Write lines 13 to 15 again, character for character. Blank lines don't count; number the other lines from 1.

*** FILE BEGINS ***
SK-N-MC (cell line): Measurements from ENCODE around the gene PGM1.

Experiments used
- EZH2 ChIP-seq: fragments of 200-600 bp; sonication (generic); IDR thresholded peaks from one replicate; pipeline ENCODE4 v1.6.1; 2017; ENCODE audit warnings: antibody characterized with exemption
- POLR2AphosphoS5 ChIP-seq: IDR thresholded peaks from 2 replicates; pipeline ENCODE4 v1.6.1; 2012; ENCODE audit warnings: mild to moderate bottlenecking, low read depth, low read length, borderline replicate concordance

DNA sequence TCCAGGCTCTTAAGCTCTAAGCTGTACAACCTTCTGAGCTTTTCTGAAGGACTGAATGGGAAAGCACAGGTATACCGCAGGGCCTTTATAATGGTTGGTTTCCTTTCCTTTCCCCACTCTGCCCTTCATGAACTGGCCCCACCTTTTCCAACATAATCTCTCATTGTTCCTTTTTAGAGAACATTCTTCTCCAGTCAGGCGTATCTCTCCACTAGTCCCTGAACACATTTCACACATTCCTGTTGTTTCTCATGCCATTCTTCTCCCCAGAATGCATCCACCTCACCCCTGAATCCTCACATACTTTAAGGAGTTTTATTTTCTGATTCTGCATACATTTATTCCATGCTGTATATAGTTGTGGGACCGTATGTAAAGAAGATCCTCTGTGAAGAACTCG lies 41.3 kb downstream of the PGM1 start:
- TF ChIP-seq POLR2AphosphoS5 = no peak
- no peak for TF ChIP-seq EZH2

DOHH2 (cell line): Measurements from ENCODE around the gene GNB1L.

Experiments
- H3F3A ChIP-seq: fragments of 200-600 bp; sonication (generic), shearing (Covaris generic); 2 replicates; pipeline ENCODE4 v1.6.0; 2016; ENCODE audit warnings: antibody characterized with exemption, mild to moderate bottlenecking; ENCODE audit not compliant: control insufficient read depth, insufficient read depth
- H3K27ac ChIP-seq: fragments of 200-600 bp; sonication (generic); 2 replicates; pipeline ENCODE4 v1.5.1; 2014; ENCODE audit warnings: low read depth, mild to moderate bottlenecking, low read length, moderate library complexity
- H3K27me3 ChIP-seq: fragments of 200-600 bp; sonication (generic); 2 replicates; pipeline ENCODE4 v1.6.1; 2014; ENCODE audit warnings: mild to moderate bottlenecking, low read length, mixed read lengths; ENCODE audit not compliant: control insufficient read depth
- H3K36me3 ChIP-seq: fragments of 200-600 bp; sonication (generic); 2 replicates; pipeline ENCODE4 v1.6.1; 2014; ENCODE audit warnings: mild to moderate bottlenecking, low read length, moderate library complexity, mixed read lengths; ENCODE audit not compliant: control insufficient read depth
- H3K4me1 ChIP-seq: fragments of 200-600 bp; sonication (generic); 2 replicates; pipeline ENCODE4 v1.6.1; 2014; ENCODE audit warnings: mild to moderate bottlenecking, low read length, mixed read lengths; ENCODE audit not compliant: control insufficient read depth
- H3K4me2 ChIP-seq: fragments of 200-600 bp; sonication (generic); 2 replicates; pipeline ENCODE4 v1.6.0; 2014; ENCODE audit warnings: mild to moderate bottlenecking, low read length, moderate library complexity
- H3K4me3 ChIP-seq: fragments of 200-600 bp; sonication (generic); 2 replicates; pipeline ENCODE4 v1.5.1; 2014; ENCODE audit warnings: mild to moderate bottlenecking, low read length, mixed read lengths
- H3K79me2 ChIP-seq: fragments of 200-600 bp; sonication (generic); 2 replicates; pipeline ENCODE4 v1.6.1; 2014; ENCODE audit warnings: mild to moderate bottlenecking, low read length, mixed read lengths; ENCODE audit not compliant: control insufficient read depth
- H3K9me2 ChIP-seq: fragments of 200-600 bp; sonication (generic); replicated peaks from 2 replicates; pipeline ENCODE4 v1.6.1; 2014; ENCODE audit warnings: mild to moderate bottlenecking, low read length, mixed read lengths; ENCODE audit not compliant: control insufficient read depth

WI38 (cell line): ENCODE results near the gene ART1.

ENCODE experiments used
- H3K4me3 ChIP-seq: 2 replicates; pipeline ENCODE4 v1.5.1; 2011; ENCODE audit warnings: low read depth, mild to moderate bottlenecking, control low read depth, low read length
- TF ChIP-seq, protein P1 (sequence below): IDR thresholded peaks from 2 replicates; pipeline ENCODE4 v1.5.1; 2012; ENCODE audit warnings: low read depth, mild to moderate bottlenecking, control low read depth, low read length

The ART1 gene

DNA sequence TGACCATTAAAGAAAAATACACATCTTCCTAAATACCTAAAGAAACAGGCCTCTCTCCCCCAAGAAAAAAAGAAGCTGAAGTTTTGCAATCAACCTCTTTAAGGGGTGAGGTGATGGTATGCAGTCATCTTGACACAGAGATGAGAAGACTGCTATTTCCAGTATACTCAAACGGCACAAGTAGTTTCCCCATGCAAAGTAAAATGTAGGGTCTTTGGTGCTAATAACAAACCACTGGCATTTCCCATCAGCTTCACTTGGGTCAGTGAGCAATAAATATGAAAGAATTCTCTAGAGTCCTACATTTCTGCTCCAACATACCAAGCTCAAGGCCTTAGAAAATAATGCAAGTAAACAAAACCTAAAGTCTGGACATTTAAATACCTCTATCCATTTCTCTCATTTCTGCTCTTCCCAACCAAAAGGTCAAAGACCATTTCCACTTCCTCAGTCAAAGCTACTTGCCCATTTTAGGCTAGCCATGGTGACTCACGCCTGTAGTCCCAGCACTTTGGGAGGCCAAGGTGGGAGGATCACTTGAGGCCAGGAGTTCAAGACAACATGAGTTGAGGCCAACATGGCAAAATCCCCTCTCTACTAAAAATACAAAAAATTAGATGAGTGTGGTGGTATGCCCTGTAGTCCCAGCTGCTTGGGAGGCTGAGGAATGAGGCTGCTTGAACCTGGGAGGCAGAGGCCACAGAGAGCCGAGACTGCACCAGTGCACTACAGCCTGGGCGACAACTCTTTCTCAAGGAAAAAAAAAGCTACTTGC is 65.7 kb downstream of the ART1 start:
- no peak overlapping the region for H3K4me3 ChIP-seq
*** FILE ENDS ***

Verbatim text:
- H3K36me3 ChIP-seq: fragments of 200-600 bp; sonication (generic); 2 replicates; pipeline ENCODE4 v1.6.1; 2014; ENCODE audit warnings: mild to moderate bottlenecking, low read length, moderate library complexity, mixed read lengths; ENCODE audit not compliant: control insufficient read depth
- H3K4me1 ChIP-seq: fragments of 200-600 bp; sonication (generic); 2 replicates; pipeline ENCODE4 v1.6.1; 2014; ENCODE audit warnings: mild to moderate bottlenecking, low read length, mixed read lengths; ENCODE audit not compliant: control insufficient read depth
- H3K4me2 ChIP-seq: fragments of 200-600 bp; sonication (generic); 2 replicates; pipeline ENCODE4 v1.6.0; 2014; ENCODE audit warnings: mild to moderate bottlenecking, low read length, moderate library complexity